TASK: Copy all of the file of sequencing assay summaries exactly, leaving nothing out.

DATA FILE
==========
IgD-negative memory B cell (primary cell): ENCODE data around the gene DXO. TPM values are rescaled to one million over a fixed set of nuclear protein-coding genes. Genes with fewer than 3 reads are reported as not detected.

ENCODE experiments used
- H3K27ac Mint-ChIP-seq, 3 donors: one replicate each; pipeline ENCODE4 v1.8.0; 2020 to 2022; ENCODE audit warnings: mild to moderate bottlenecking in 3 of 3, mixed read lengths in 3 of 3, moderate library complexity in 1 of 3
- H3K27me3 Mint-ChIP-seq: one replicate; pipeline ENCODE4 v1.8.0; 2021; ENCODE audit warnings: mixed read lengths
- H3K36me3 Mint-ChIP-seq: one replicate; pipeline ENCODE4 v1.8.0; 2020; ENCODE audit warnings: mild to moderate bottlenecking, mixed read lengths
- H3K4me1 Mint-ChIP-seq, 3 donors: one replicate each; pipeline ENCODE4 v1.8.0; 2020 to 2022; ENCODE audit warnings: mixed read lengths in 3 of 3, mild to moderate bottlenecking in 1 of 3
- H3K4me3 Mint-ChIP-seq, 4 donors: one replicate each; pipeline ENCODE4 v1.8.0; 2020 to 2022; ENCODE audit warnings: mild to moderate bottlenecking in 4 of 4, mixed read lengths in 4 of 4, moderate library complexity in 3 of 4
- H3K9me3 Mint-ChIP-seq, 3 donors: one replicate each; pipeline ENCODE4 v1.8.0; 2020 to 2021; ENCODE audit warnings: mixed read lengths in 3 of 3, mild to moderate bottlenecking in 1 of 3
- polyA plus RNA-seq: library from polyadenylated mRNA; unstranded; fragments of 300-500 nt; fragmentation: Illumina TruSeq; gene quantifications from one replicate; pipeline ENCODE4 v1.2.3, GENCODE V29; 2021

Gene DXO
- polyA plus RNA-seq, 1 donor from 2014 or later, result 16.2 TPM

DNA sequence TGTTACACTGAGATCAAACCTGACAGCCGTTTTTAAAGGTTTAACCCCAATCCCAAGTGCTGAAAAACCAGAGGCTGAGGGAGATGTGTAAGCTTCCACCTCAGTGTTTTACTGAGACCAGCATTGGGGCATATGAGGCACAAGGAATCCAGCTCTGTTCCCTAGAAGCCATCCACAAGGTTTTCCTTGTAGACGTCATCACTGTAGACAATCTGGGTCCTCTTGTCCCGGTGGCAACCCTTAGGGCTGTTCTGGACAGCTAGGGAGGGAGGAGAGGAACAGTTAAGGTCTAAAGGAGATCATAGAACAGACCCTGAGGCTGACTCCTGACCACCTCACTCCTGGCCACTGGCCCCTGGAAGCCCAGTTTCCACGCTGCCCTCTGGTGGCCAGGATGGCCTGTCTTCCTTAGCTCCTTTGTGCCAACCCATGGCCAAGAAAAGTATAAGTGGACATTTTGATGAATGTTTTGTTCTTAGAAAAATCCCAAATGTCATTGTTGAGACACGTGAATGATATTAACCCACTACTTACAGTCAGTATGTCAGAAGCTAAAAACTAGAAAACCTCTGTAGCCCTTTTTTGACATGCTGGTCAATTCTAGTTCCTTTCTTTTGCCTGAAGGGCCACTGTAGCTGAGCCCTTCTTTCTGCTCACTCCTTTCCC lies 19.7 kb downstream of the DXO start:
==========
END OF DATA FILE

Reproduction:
IgD-negative memory B cell (primary cell): ENCODE data around the gene DXO. TPM values are rescaled to one million over a fixed set of nuclear protein-coding genes. Genes with fewer than 3 reads are reported as not detected.

ENCODE experiments used
- H3K27ac Mint-ChIP-seq, 3 donors: one replicate each; pipeline ENCODE4 v1.8.0; 2020 to 2022; ENCODE audit warnings: mild to moderate bottlenecking in 3 of 3, mixed read lengths in 3 of 3, moderate library complexity in 1 of 3
- H3K27me3 Mint-ChIP-seq: one replicate; pipeline ENCODE4 v1.8.0; 2021; ENCODE audit warnings: mixed read lengths
- H3K36me3 Mint-ChIP-seq: one replicate; pipeline ENCODE4 v1.8.0; 2020; ENCODE audit warnings: mild to moderate bottlenecking, mixed read lengths
- H3K4me1 Mint-ChIP-seq, 3 donors: one replicate each; pipeline ENCODE4 v1.8.0; 2020 to 2022; ENCODE audit warnings: mixed read lengths in 3 of 3, mild to moderate bottlenecking in 1 of 3
- H3K4me3 Mint-ChIP-seq, 4 donors: one replicate each; pipeline ENCODE4 v1.8.0; 2020 to 2022; ENCODE audit warnings: mild to moderate bottlenecking in 4 of 4, mixed read lengths in 4 of 4, moderate library complexity in 3 of 4
- H3K9me3 Mint-ChIP-seq, 3 donors: one replicate each; pipeline ENCODE4 v1.8.0; 2020 to 2021; ENCODE audit warnings: mixed read lengths in 3 of 3, mild to moderate bottlenecking in 1 of 3
- polyA plus RNA-seq: library from polyadenylated mRNA; unstranded; fragments of 300-500 nt; fragmentation: Illumina TruSeq; gene quantifications from one replicate; pipeline ENCODE4 v1.2.3, GENCODE V29; 2021

Gene DXO
- polyA plus RNA-seq, 1 donor from 2014 or later, result 16.2 TPM

DNA sequence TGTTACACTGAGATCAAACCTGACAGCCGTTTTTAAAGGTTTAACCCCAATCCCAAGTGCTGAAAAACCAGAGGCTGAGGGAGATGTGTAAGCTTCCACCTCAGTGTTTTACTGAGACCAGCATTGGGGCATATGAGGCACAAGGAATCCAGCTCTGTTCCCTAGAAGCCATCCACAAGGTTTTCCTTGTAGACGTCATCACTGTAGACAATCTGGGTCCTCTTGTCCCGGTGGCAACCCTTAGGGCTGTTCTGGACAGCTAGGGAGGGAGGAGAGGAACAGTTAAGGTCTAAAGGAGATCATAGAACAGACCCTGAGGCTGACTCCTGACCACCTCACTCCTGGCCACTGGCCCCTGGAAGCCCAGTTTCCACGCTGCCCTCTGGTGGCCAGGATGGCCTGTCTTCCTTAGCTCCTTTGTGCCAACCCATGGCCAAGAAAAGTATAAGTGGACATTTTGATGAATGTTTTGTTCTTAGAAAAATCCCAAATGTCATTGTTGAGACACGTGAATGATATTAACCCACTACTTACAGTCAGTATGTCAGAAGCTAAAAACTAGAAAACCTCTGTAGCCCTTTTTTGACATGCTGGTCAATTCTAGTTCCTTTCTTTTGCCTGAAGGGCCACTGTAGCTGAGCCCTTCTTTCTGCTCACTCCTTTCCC lies 19.7 kb downstream of the DXO start: